Sketchley’s announcement of the sale of Sketchley Retail to the Minit Group for £1.23m has raised much industry interest in what is planned for a strong brand name and a business which has in the past three years suffered aggregate losses amounting to £30.1m.

The approval of the disposal of Sketchley Retail – comprising of the Sketchley drycleaning chain, drycleaning outlets trading as Jeeves of Belgravia, Tothills and Lilliman & Cox, and the SuperSnaps photoprocessing business – was given at an extraordinary meeting of Sketchley Plc last month. On the passing of the resolution, John Jackson, former director of Sketchley Plc, left the company.

Reports since Christmas have repeatedly indicated moves by the Sketchley group to sell its retail division and the approval of the shareholders is the finale to a series of rumoured negotiations with a variety of interested parties including the NatWest Equity capitalist group, Cinven, Tesco and Sainsbury’s.

The reasons behind the sale of Sketchley Retail are evident. David Davies, chairman of Sketchley Plc, said: “Following the disposal we will now be able to concentrate our full attention on our ongoing and successful businesses, textile and utility services, providing services to corporate clients. This strategy has been well rewarded by the results of these two divisions in the past year and the outlook for the future is positive.” The reasons behind the purchase by the Minit Group are less evident. Indications are that the Minit Group’s plans for Sketchley Retail are to incorporate the Sketchley brand name into current Minit Group operations to provide multi-service units.

An industry source close to the Minit Group told LCN that the Sketchley brand name still has a dominant presence in the UK drycleaning industry, and the Minit Group would not have gone into negotiations with Sketchley if it did not envisage the continuing potential of the brand name.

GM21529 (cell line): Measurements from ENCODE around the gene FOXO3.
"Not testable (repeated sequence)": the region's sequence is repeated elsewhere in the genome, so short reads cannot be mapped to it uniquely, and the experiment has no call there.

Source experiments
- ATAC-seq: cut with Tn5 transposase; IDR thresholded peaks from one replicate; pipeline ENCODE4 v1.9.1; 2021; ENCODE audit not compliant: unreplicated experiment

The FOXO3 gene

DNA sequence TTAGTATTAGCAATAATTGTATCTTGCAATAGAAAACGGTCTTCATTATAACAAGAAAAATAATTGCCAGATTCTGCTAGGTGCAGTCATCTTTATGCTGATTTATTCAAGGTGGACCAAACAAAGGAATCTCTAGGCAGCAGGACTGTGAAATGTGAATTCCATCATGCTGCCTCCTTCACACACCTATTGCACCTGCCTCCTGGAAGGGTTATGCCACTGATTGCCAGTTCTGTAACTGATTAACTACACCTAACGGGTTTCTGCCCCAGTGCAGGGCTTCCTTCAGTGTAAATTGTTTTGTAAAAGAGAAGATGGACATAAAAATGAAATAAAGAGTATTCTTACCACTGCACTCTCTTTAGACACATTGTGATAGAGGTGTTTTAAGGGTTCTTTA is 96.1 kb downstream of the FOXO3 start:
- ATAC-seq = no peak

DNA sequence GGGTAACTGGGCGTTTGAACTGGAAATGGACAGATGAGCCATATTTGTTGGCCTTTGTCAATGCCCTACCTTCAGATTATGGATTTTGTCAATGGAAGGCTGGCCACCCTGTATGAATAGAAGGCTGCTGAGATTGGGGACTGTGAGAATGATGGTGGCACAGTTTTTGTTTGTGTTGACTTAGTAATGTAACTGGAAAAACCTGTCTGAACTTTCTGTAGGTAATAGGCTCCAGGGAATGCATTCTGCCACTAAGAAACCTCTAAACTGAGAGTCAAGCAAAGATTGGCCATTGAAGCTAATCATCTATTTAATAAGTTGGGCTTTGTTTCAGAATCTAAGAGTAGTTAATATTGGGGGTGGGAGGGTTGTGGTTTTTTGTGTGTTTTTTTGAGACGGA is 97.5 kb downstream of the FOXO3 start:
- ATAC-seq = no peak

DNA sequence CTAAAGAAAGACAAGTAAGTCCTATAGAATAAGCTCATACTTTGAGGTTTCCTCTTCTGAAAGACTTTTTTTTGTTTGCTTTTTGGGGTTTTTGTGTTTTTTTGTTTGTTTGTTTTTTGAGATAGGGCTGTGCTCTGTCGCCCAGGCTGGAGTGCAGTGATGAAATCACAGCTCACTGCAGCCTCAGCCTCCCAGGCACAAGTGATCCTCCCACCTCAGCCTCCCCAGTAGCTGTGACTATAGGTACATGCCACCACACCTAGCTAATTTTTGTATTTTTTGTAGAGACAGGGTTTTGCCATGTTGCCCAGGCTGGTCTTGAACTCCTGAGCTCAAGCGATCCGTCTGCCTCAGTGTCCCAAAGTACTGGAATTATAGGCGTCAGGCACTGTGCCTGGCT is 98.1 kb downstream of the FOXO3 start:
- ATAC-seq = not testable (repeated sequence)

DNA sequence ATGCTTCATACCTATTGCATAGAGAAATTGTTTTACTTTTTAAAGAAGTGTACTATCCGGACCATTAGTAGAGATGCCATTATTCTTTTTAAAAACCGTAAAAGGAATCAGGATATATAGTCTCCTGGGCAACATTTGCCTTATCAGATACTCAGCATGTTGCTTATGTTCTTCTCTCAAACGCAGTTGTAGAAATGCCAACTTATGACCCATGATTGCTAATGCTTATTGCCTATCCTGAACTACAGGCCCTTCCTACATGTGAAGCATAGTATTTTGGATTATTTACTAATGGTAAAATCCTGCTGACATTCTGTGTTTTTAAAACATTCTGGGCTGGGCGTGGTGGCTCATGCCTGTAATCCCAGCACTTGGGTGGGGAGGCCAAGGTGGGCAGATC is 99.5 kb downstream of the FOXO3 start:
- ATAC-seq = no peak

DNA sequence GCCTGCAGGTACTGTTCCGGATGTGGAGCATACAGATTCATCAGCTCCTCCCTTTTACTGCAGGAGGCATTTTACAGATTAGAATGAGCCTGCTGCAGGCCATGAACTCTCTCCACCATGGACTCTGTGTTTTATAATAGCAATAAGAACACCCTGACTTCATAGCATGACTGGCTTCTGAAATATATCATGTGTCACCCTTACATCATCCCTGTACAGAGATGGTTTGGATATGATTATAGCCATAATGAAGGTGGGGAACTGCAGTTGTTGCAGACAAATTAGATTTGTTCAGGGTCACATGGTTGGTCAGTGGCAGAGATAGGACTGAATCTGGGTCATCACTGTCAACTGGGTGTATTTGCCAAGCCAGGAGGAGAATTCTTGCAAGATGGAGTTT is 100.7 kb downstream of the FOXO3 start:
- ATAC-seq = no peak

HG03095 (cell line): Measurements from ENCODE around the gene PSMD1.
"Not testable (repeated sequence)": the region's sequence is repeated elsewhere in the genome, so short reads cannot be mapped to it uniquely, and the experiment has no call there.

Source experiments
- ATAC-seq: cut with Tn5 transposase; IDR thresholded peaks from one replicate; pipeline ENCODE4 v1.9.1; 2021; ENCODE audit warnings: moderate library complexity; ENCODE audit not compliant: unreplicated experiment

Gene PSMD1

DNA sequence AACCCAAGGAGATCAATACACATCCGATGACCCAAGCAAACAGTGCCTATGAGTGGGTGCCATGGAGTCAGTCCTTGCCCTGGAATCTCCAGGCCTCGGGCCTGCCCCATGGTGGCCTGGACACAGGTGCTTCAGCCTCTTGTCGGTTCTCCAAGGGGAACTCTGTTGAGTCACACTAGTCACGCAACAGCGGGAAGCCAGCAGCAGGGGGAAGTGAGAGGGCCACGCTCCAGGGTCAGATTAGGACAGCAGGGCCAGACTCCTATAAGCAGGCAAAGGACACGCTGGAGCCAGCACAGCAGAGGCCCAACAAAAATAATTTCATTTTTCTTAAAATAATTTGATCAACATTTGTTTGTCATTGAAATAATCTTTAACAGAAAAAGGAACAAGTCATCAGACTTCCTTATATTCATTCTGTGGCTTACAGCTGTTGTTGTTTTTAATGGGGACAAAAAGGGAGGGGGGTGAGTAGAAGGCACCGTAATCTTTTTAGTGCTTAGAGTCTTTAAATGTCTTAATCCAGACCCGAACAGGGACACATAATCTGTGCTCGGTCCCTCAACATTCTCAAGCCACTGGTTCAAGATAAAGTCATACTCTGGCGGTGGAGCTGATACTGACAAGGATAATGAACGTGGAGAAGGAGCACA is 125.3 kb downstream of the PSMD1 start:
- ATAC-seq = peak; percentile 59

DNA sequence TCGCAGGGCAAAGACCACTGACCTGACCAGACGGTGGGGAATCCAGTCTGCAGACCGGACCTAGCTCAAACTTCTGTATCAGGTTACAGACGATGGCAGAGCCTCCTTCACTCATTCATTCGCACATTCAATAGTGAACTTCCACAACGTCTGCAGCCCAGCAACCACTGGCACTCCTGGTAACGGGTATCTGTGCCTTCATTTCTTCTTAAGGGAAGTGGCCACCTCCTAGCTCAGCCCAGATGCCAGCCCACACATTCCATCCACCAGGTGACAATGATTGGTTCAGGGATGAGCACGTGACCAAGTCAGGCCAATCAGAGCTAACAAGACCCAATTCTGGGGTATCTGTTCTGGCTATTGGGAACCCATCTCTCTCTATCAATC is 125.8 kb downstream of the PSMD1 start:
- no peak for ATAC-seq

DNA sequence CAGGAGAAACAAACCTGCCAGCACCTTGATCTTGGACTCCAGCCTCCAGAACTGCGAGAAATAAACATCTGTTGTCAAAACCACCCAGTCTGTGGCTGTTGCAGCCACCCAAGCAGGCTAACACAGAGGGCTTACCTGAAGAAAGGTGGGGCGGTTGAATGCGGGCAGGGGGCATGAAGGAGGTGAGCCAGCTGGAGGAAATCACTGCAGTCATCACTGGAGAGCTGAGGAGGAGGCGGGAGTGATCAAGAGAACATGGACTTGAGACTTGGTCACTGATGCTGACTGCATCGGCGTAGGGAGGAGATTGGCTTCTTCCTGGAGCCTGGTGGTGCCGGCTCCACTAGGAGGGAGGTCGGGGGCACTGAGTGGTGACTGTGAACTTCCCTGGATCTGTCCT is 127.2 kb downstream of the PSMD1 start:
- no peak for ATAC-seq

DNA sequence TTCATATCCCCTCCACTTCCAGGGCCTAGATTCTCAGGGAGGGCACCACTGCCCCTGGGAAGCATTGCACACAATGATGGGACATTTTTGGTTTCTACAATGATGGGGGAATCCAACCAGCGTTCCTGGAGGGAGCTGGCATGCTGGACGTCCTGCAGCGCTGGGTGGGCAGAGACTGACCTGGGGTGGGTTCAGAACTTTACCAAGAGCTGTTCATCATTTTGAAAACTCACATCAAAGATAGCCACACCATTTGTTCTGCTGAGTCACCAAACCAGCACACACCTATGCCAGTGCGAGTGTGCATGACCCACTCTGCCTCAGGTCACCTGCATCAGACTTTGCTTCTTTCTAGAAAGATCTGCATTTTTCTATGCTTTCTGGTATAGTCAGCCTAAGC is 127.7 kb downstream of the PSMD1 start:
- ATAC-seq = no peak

It is still the case that if you ask people in the street to name a drycleaners, the business they will mention more often than not is Sketchley. The Minit Group appears to have identified the potential within its own operations to fully exploit the Sketchley brand name, despite competition from Johnson, the other dominant force in the UK drycleaning market.

Johnson is currently undergoing a national programme of rationalising and rebranding – the Johnsons brand name is not yet as nationally strong as Sketchley’s as up until the initiation of the current programme the group operated under a number of different trading names.

The industry source implied that the Minit Group’s intention was to provide a “total service” for the customer, including drycleaning, shoe repairing and photo processing.

The purchase is in line with changes occuring within the Minit Group which, since its acquisition by UBS Private Equity and the introduction of a new management structure in 1997, has established a new mission for its operations. The objective, says the group, is to build, within three to five years, a unique, strong, global retail services business under the Minit umbrella, with its focus on an integrated brand building approach.

Its enormous growth potential, says the Minit Group, will be achieved through a continued emphasis on consumer convenience and service with strong backing from UBS for store expansions and acquisitions.

Sketchley Retail was unavailable to comment on the sale of its operations and Minit remained guarded about its immediate plans.

The industry source told LCN that this was because, so close to the purchase, issues were still very sensitive and the Minit Group did not wish to cause any unwarranted anxiety amongst Sketchley employees who would be expected to be nervous and insecure about the future.

Sketchley Retail is currently continuing to operate as normal. It is the Minit Group’s first intention, indicated our source, to establish new confidence within Sketchley Retail and build profitability for the operation.